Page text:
August 16, 2012 at 2:01 am #167904
Photo Credit: Stephen Lam/AFP
Is “Liking” a page on Facebook protected free speech?
Apparently NOT, according to at least one Federal District Court Judge in Newport News, Virginia.
Judge Raymond A. Jackson recently dismissed a lawsuit in which, among other things, he ruled that “merely ‘liking’ a page on Facebook is insufficient speech to merit Constitutional protection.”
See global media coverage:
1) Is clicking the “Like” button on Facebook, and/or other similar social media sites, protected free speech under the First Amendment of the U.S. Constitution?
2) If so, why? If not, why not?
August 16, 2012 at 2:14 am #167912
Washington Post editorial:
The Post Editorial Page says:
“To be sure, Facebook and other social media are new technologies, so the relevant legal doctrine is evolving; Judge Jackson, in that sense, wrote on a blank slate…[“Liking”] can express a range of opinion — from idle curiosity to intense support.”
August 16, 2012 at 10:21 pm #167910
The judicial branch, up to and including the U.S. Supreme Court, has historically provided broad Constitutional protections regarding free speech. Thus, this instance may be the case of one radical and controversial district court judge run amok.
Also, “Liking” the adversary of your employer on Facebook is not a savvy way to enhance one’s employment security or show loyalty to an organization — this is a “no-brainer”!
August 17, 2012 at 3:48 pm #167908
David. Yes. Clicking the “Like” button is protected free speech under the First Amendment of the U.S. Constitution. When I “Like” something on Facebook, I do it with intention. I like Meet the Press and I like the Rolling Stones. I don’t have to write a dissertation on why I like the Rolling Stones, but those who follow me on Facebook know I do because they see it in my Facebook feed. It tells people about my interests and opionion on certain matters. It is no different than shouting it during a presidential campaign stop (I’m from Iowa, a presidential battleground state), writing a letter to the editor or commenting in spaces like GovLoop.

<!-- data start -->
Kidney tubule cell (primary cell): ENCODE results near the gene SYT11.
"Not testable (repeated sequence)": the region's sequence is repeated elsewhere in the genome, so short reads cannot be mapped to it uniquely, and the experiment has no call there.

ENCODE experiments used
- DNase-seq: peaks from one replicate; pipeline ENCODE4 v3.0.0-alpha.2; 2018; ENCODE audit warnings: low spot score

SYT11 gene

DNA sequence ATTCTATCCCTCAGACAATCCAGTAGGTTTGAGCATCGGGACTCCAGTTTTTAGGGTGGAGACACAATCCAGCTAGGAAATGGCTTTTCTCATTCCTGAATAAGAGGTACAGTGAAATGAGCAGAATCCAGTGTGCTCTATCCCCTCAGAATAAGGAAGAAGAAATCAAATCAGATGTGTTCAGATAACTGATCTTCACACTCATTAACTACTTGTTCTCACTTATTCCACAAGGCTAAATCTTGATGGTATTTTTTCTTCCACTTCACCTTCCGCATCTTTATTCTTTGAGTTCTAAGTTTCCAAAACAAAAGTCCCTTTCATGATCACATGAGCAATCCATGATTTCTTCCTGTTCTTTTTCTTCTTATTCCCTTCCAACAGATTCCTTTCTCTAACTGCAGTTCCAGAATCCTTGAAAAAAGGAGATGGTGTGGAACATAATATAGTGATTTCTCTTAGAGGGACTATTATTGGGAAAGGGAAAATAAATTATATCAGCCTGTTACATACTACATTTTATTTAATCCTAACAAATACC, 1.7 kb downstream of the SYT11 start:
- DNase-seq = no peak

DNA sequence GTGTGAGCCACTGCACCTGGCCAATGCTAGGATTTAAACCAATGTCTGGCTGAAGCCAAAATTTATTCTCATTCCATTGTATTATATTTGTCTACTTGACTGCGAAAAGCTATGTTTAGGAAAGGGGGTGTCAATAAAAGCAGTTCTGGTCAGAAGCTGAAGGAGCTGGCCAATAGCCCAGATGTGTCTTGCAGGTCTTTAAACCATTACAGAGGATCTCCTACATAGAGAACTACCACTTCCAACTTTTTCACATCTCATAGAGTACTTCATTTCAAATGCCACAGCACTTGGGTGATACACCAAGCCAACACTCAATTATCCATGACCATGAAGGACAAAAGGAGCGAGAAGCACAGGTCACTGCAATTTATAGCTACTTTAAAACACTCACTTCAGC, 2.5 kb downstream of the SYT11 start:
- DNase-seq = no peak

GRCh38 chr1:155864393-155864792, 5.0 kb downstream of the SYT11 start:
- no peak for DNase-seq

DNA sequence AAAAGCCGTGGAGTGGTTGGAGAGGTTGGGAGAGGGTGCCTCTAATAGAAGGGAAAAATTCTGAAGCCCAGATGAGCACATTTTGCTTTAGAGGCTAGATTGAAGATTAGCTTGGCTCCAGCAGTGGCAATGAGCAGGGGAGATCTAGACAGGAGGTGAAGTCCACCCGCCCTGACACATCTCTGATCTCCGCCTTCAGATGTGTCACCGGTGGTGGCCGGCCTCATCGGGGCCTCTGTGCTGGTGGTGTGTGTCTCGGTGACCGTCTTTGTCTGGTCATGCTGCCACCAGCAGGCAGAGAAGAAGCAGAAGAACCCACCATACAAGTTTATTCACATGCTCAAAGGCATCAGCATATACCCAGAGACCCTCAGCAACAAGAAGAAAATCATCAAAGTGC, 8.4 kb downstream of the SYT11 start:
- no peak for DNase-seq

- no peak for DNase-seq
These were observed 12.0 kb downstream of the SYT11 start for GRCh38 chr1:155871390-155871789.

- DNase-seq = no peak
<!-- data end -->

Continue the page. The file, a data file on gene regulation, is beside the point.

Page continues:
Although seemingly a benign action, “Liking” on Facebook constitutes an individual’s expression of support for anything from a favorite sports team, organization or coffee bar.
August 17, 2012 at 4:45 pm #167906
Thanks for your astute comments, Deb — I couldn’t agree more.
Unfortunately, not every district court judge may see it that way (see example above). However, I’m confident that U.S. courts of appeals will overturn such rulings restricting free speech online. I likewise think the U.S. Supreme Court would strike down any such rulings that it may choose to hear, assuming an online free speech case makes it that far.
Nevertheless, as legal theory adapts and expands to cover online communications, we must all be vigilant in ensuring our free speech rights are protected. For example, there are cases out there in which employers have fired workers due to postings on social media sites which the employer disapproved of — even though the employee made the post(s) during their personal time outside of work.
Online speech should always be covered by the First Amendment, with rare exceptions. As long as the speech is not personally harmful to others — like shouting “Fire!” in a crowded movie theater — Constitutional protections should prevail. I suppose time will tell as this new area of legal theory evolves.
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